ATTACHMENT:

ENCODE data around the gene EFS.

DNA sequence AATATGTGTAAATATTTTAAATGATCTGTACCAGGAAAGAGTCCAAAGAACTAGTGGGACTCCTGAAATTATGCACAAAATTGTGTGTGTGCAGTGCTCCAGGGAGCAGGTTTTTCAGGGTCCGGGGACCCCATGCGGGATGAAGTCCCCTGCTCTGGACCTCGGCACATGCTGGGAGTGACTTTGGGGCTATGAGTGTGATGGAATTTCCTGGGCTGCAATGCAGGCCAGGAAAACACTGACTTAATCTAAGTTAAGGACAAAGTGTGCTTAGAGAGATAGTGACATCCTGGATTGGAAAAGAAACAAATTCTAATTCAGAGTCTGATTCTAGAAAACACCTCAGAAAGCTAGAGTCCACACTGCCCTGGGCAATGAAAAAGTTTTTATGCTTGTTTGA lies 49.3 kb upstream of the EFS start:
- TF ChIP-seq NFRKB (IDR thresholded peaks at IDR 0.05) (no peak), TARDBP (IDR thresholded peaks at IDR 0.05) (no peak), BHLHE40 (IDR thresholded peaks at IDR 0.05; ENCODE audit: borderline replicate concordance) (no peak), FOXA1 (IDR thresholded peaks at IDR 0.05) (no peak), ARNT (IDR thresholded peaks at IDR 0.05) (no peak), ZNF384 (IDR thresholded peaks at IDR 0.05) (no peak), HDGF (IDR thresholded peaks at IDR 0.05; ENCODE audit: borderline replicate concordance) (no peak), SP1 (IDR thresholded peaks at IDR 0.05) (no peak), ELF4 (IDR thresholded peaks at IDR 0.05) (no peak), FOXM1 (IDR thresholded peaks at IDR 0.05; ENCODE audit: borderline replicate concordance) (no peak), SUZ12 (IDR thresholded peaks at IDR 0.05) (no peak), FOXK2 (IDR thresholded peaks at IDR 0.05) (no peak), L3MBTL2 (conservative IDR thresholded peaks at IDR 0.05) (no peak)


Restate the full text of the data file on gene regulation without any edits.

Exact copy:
ENCODE data around the gene EFS.

DNA sequence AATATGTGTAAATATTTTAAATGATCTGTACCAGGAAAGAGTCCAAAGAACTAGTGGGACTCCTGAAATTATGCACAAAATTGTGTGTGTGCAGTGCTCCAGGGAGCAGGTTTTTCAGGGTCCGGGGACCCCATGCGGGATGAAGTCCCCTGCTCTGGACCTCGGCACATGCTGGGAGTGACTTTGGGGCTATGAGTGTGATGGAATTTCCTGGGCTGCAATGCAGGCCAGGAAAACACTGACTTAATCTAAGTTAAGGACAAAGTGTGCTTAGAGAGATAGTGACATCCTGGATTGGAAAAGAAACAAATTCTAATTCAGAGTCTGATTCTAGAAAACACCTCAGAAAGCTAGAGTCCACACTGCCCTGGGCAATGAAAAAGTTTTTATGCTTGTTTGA lies 49.3 kb upstream of the EFS start:
- TF ChIP-seq NFRKB (IDR thresholded peaks at IDR 0.05) (no peak), TARDBP (IDR thresholded peaks at IDR 0.05) (no peak), BHLHE40 (IDR thresholded peaks at IDR 0.05; ENCODE audit: borderline replicate concordance) (no peak), FOXA1 (IDR thresholded peaks at IDR 0.05) (no peak), ARNT (IDR thresholded peaks at IDR 0.05) (no peak), ZNF384 (IDR thresholded peaks at IDR 0.05) (no peak), HDGF (IDR thresholded peaks at IDR 0.05; ENCODE audit: borderline replicate concordance) (no peak), SP1 (IDR thresholded peaks at IDR 0.05) (no peak), ELF4 (IDR thresholded peaks at IDR 0.05) (no peak), FOXM1 (IDR thresholded peaks at IDR 0.05; ENCODE audit: borderline replicate concordance) (no peak), SUZ12 (IDR thresholded peaks at IDR 0.05) (no peak), FOXK2 (IDR thresholded peaks at IDR 0.05) (no peak), L3MBTL2 (conservative IDR thresholded peaks at IDR 0.05) (no peak)